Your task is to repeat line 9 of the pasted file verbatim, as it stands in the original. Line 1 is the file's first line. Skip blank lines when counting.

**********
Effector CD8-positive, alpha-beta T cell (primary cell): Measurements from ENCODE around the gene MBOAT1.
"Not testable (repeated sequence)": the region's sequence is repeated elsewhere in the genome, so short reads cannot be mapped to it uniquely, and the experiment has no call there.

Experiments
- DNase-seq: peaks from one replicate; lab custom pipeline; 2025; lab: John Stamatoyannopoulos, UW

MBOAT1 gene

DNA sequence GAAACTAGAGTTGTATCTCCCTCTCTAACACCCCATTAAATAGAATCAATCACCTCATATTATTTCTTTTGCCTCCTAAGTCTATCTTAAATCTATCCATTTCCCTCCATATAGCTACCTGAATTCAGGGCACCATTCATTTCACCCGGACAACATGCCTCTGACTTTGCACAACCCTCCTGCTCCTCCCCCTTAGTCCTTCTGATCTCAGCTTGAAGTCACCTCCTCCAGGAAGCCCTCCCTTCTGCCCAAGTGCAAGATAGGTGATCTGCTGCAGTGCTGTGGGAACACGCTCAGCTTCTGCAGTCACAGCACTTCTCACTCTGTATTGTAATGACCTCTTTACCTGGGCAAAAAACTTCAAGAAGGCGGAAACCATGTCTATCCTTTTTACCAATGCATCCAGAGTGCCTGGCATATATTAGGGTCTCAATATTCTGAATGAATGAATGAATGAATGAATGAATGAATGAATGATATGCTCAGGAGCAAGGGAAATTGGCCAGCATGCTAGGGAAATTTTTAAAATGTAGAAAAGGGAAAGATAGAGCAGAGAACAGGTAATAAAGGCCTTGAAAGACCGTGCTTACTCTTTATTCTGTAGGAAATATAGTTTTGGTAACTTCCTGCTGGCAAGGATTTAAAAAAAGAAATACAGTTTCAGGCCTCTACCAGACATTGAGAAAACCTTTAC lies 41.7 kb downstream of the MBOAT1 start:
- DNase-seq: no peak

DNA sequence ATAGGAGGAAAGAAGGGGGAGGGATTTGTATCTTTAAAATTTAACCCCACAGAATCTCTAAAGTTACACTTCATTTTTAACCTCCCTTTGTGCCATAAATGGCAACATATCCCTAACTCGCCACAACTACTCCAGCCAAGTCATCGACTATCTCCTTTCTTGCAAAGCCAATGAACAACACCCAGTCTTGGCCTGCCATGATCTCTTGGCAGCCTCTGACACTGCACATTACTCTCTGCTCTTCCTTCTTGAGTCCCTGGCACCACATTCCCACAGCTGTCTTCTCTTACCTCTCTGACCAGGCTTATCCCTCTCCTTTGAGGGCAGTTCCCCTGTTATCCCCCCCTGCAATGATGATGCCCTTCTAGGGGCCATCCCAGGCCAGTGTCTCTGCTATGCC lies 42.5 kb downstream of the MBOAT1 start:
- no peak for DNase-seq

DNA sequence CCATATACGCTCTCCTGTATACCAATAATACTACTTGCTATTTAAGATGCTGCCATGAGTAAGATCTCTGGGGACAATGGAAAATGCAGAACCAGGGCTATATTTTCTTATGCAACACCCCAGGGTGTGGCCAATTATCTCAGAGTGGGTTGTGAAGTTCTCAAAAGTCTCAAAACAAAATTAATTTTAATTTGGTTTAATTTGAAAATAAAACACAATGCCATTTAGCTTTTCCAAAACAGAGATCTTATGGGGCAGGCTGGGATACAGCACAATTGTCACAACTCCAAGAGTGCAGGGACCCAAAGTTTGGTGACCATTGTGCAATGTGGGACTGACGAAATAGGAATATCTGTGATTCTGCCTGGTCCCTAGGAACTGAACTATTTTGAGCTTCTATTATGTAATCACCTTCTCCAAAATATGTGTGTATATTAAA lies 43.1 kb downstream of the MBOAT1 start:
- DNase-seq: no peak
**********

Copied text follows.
- no peak for DNase-seq